I recently got around to finishing off show-when-this, a jQuery plugin that had been knocking around in the back of my head for a while now. This was the first jQuery plugin I had written with tests and decided to published to the world, in this post I’ve put down a few of my thoughts.
Naming and describing things
I’m still not 100% happy with the name and options I’ve used. I feel that evaluator_callback / change_selector, are somewhat descriptive but probably should be changed in the 1.0.0 release. If anyone has any suggestions, please tweet them to me :)
My plugin was pretty simple (It just shows and hides elements based on the value of another element), so I thought I’d try and write a few tests for it.
I was really impressed by how simple QUnit was to get working with, pretty much all you have to do is include the QUnit JS and CSS onto a page, then you can start writing tests and see them pass in the browser.
It was really nice to drop my test html file into the browser and use the chrome console to debug errors.
I did have problems getting QUnit running with Grunt/Travis CI, it turned out I had to host all the JS and CSS files locally (I had served jQuery / QUnit from a CDN). This was a bit of a let down, but I have no doubt it is a small configuration I have to change somewhere.
I used Grunt to run the tests, run a JSHint and uglify the source code via terminal. It was nice that I could automate a bunch of commands before I pushed up a new version to GitHub. That said, I felt the Gruntfile had potential to get messy very quickly.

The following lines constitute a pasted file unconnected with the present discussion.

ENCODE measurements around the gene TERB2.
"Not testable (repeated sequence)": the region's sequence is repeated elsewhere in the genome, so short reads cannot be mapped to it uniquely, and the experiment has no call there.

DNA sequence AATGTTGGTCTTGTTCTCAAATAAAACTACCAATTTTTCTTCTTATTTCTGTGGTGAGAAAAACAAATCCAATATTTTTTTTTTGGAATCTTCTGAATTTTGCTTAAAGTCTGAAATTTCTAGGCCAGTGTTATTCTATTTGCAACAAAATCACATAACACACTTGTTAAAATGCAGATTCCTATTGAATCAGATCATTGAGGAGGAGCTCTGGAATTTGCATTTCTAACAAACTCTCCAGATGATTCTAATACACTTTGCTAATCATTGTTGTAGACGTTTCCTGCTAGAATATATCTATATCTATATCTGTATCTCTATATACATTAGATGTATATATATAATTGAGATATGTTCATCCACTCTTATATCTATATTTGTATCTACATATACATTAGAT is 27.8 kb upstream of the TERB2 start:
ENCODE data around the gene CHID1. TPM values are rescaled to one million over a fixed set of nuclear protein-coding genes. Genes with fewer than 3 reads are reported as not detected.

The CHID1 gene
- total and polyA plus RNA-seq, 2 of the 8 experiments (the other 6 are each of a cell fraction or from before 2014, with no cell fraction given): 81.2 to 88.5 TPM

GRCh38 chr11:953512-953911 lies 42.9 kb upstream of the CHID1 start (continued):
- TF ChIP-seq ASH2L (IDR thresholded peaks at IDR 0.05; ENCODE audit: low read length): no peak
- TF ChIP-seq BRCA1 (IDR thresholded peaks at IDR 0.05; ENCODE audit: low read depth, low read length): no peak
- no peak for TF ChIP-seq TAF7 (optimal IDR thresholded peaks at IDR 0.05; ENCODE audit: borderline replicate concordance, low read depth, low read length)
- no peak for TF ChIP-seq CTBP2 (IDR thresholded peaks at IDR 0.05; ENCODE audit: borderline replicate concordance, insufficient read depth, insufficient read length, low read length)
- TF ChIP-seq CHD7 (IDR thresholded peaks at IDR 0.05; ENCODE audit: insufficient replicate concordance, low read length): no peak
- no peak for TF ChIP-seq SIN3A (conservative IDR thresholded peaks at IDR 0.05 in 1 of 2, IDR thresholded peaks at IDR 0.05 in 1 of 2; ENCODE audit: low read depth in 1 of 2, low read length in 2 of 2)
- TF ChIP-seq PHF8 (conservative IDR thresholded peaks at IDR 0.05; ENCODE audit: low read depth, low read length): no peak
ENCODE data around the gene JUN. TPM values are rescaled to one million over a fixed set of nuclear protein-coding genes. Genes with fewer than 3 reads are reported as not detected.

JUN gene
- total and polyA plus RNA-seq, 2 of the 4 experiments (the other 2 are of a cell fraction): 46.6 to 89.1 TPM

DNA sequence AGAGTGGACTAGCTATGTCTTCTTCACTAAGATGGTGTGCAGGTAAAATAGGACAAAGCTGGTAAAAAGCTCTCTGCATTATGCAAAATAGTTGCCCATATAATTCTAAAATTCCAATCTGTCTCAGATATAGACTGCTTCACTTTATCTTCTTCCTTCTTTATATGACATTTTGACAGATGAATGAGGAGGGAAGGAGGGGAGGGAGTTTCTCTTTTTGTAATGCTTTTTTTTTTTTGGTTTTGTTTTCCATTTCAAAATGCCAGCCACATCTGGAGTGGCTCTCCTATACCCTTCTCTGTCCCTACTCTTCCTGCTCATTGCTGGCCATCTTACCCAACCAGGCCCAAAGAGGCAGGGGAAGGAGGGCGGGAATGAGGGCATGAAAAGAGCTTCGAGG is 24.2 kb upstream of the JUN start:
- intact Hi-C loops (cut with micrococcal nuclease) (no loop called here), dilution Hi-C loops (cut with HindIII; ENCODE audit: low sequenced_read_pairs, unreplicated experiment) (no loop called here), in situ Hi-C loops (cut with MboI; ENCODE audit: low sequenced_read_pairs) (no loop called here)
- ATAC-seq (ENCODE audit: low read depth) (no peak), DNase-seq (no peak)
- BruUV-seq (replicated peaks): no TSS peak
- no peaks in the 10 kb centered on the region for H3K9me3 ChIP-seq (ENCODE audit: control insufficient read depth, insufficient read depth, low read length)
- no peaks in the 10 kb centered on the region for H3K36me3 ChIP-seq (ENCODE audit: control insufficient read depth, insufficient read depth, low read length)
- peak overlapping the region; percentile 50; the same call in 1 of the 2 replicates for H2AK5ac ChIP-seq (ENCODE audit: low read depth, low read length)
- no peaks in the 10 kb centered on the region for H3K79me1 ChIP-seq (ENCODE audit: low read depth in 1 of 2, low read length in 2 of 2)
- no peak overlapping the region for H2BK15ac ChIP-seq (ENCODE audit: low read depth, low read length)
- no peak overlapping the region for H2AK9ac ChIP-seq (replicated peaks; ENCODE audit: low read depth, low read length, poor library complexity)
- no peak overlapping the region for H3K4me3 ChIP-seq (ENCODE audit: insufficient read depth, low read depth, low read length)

I really wanted to have the “build passing” badge on my repo, I’ve used Travis previously with a few private rails projects and I was very impressed.
However when I first pushed up the project it took a long time for Travis to run the build, I thought initially I had misconfigured something, but it turned out I was just in the open source project build queue, and it has a short wait until your tests run.
I’m a big fan of Zepto, as it’s a nice alternative to jQuery with a smaller footprint. As the plugin was fairly simple (and had a test suite) it was pretty easy to confirm it worked with Zepto.
jQuery Plugin Registry
I was very skeptical of bower to begin with as I had to add another .json file to my repo to serve one service. That said, bower was really easy to publish to and is used by a few other services to manage front end packages.
I think I still need to use Bower a bit more to fully understand how to use it correctly, but I think it is really good.
Using bower with Rails projects kinda sucks because it adds JS files you should never touch to your rails project folder. However with Rails Assets you can keep those JS files somewhere out of the way.
I really liked Rails Assets because it builds a gem from bower, so I only need to make sure bower has updated to be able to use a new version of the plugin.